Mick Grindle, 46, who has taught at Trent college, a private school in Long Eaton, Nottingham, for 24 years, only discovered his good fortune when he went to the local shop between two evening meetings at the beginning of term.
"I bought the ticket in July but I usually buy five each week. We were moving house at the time, so I forgot about it. I thought I had won pound;200,000. I went back to the meeting and didn't say anything, I just thought it would help to pay the mortgage off."
But the next day Mr Grindle was told by Camelot that he had won pound;2.2 million.
He broke the news to his wife, Sue, former head of girls' games at Trent, when she came home from her job as PE teacher at Loughborough high school for girls.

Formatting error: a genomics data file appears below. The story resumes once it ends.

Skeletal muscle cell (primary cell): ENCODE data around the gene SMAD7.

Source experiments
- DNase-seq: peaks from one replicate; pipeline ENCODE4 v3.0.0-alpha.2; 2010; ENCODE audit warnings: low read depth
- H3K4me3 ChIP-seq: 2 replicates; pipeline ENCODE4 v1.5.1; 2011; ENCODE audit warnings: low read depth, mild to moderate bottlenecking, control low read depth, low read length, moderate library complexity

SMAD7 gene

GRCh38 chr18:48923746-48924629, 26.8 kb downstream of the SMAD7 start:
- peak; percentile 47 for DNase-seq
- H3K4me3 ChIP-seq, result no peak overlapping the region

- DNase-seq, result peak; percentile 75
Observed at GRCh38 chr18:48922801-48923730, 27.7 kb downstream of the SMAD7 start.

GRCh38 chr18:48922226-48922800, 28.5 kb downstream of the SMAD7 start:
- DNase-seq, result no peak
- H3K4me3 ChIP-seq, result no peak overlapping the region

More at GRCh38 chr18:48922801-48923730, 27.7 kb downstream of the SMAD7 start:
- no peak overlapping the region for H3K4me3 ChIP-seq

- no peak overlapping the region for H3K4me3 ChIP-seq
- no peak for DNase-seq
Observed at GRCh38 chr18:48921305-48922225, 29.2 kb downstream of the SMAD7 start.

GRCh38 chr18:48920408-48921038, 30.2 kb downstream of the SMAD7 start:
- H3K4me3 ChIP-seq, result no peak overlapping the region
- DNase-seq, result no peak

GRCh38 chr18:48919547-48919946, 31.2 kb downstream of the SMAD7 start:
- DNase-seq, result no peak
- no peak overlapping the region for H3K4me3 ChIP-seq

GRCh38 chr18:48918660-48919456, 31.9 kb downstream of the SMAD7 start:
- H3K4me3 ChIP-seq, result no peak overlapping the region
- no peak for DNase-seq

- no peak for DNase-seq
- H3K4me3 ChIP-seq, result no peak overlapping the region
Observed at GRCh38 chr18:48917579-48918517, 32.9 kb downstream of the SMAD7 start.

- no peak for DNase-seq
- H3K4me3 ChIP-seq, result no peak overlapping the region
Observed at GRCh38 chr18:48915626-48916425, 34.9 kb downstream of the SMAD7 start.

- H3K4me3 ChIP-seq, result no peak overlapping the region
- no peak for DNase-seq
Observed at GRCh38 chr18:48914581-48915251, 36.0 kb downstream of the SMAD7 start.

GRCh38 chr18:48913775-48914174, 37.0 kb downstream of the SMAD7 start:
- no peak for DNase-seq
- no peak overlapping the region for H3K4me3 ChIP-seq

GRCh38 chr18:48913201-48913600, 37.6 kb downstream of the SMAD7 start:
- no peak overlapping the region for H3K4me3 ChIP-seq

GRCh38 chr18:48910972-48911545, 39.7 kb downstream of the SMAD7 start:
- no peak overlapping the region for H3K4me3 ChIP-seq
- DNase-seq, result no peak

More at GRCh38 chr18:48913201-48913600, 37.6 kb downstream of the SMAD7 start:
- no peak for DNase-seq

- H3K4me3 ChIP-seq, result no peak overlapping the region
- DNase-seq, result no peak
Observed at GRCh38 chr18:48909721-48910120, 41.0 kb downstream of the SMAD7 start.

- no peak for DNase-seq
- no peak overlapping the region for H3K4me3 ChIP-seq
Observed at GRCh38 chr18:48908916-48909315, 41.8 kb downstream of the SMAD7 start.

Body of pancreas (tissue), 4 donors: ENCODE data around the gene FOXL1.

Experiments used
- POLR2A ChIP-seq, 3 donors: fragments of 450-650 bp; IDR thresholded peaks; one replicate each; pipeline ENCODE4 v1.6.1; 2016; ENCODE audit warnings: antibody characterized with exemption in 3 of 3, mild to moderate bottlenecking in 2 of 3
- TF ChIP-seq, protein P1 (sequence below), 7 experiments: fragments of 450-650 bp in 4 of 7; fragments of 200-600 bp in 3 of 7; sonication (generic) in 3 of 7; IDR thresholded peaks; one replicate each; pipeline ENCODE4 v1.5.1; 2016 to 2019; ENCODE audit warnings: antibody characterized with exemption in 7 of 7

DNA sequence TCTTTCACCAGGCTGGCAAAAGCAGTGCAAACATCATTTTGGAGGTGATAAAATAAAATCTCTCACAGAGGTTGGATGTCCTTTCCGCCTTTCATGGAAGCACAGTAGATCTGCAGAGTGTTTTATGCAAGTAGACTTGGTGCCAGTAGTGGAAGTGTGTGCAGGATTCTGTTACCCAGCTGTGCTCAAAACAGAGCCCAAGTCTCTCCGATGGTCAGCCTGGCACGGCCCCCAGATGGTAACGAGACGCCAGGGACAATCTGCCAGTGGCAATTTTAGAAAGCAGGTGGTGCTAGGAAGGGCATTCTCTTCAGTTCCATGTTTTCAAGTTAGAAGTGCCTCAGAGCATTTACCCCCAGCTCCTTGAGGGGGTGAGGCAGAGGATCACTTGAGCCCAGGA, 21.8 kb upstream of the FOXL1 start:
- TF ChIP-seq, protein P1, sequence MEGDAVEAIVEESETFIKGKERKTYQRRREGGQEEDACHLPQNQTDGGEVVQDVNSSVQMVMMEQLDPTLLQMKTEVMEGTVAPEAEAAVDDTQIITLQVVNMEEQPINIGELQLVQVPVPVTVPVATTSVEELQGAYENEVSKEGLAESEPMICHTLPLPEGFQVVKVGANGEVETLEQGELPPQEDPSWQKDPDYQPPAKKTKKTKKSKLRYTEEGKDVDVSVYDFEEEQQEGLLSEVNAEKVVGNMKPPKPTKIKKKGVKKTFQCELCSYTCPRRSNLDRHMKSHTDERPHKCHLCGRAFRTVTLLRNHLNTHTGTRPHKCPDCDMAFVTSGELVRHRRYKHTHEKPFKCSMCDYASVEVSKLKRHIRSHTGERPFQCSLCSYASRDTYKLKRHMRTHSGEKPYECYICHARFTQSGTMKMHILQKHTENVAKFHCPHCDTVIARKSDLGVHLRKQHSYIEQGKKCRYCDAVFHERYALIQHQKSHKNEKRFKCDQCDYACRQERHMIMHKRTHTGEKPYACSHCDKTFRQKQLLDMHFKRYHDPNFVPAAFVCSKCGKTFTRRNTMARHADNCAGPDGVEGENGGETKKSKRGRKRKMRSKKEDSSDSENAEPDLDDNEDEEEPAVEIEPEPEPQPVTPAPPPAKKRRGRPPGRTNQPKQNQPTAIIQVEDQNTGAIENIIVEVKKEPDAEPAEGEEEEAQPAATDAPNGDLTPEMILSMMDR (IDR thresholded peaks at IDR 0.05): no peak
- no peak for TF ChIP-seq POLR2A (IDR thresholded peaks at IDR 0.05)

"She'd had a bad day and I told her I could change her life, I could solve her problems and she could give up work. She thought I was being stupid."
Mr Grindle will continue to work part-time at the college and his wife also hopes to do the same soon. They are not planning to move but the cash will help with the school fees for their two children who are at Trent. Mr Grindle said the family would still look for bargains and that he would continue to play the lottery using the same numbers.
"Our youngest, Oli, has already spent the money three times over but the eldest, Lauren knew immediately that money changes things. She cried a lot on the day that we collected the money because she didn't want anything to change, she didn't want to be known as the rich kid. We don't want to change our friends, we want to carry on living where we are and to stress the value of money to the children.
"The staff and pupils at Trent have been marvellous and 99 per cent of people have been fantastic," he said.